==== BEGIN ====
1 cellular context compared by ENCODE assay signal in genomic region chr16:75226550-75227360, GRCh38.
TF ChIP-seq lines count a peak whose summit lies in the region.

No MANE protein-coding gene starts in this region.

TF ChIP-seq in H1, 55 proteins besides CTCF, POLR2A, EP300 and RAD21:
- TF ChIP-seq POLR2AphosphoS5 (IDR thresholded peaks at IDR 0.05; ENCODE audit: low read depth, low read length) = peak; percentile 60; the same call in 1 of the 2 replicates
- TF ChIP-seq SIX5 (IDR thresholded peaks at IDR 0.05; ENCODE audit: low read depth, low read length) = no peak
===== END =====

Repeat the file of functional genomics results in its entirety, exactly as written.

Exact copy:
1 cellular context compared by ENCODE assay signal in genomic region chr16:75226550-75227360, GRCh38.
TF ChIP-seq lines count a peak whose summit lies in the region.

No MANE protein-coding gene starts in this region.

TF ChIP-seq in H1, 55 proteins besides CTCF, POLR2A, EP300 and RAD21:
- TF ChIP-seq POLR2AphosphoS5 (IDR thresholded peaks at IDR 0.05; ENCODE audit: low read depth, low read length) = peak; percentile 60; the same call in 1 of the 2 replicates
- TF ChIP-seq SIX5 (IDR thresholded peaks at IDR 0.05; ENCODE audit: low read depth, low read length) = no peak